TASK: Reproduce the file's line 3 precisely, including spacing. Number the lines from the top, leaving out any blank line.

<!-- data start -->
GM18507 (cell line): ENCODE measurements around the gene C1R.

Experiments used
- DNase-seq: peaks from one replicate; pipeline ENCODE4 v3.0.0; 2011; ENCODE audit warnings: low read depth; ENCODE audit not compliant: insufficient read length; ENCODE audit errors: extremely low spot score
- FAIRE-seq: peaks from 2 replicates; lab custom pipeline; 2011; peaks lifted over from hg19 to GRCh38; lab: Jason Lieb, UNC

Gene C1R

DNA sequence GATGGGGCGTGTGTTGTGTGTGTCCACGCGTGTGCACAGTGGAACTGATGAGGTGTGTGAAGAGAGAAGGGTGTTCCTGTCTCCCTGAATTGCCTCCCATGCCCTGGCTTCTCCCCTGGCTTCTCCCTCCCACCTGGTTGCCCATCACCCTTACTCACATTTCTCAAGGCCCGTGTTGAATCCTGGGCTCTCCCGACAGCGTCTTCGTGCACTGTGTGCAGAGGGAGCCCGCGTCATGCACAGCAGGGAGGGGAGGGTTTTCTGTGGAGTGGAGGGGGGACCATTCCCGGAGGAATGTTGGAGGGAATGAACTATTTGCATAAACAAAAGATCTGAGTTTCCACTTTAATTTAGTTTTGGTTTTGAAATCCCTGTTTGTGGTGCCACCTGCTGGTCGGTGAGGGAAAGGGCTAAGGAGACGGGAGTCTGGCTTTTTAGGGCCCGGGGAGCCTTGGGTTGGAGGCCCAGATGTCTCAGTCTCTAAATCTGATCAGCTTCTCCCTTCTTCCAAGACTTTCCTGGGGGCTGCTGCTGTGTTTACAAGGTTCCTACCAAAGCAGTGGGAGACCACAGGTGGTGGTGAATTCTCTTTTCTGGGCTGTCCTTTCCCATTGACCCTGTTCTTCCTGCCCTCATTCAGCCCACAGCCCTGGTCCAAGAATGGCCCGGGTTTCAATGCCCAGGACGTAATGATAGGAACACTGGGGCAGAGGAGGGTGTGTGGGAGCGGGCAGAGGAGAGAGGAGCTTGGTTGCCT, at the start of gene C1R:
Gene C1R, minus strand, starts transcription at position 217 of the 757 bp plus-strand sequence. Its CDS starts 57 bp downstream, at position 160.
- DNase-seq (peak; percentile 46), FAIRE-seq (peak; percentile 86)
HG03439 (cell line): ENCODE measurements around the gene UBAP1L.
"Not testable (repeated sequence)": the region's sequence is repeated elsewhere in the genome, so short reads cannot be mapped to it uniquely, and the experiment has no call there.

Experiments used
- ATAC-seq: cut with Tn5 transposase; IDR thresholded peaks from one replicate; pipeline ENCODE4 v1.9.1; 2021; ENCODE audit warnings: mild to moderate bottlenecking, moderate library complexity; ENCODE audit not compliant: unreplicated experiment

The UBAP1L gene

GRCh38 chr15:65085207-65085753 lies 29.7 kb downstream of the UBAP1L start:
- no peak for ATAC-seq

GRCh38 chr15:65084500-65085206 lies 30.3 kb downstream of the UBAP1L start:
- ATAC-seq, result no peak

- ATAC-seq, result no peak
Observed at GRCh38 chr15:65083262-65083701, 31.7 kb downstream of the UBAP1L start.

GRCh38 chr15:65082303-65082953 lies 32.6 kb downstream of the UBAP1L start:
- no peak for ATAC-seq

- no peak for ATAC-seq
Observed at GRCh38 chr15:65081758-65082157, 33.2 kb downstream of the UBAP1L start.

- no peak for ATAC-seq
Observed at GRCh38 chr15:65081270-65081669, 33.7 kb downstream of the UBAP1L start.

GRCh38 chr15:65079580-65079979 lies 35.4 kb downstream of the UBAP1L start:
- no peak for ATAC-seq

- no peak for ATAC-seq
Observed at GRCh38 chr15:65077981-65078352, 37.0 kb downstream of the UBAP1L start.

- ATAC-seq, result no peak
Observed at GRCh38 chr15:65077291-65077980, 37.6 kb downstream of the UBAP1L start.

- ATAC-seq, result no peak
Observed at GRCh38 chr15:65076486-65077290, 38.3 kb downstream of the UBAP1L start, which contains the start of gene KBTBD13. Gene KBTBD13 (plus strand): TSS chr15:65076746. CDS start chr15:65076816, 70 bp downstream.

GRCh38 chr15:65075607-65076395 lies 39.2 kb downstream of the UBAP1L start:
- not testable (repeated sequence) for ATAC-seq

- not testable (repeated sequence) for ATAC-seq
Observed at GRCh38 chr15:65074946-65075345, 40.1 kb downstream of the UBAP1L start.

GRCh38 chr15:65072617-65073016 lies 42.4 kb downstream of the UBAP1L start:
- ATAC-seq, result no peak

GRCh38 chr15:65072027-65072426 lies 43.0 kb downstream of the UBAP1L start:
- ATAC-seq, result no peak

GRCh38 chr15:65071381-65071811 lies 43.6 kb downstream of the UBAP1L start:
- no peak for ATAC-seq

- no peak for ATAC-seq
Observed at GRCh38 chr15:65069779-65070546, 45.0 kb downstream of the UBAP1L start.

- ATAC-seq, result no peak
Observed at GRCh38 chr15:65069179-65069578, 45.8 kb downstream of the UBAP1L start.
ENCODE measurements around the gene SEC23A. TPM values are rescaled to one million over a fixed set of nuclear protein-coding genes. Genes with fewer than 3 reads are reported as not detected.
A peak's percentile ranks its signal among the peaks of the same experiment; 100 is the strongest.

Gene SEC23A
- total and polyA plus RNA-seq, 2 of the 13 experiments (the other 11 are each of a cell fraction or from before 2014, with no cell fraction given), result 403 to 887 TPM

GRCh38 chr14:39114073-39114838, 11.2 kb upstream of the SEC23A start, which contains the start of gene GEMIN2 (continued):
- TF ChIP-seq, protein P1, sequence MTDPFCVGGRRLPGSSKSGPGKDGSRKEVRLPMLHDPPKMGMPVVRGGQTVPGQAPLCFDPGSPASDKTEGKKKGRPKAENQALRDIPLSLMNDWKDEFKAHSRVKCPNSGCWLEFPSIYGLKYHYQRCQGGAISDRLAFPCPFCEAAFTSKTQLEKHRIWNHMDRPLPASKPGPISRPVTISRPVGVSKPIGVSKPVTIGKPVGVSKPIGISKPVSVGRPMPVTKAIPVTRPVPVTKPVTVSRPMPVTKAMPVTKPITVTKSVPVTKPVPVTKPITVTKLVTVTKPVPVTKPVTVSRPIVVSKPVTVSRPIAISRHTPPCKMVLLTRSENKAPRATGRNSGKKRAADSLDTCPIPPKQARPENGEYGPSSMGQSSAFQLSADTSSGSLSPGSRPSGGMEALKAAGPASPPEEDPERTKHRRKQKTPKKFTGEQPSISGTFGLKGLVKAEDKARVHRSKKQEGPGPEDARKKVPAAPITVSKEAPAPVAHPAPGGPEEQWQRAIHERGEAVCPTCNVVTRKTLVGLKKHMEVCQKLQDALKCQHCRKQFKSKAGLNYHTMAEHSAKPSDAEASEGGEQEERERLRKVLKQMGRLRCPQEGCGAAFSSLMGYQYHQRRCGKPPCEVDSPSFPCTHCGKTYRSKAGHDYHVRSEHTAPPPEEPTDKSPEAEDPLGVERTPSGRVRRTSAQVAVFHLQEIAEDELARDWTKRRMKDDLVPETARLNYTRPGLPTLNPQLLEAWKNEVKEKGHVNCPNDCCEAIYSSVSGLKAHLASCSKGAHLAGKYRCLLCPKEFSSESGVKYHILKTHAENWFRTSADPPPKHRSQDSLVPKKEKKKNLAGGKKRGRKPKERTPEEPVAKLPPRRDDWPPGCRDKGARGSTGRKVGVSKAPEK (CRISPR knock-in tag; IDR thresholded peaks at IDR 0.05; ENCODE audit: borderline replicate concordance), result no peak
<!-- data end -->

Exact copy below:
- DNase-seq: peaks from one replicate; pipeline ENCODE4 v3.0.0; 2011; ENCODE audit warnings: low read depth; ENCODE audit not compliant: insufficient read length; ENCODE audit errors: extremely low spot score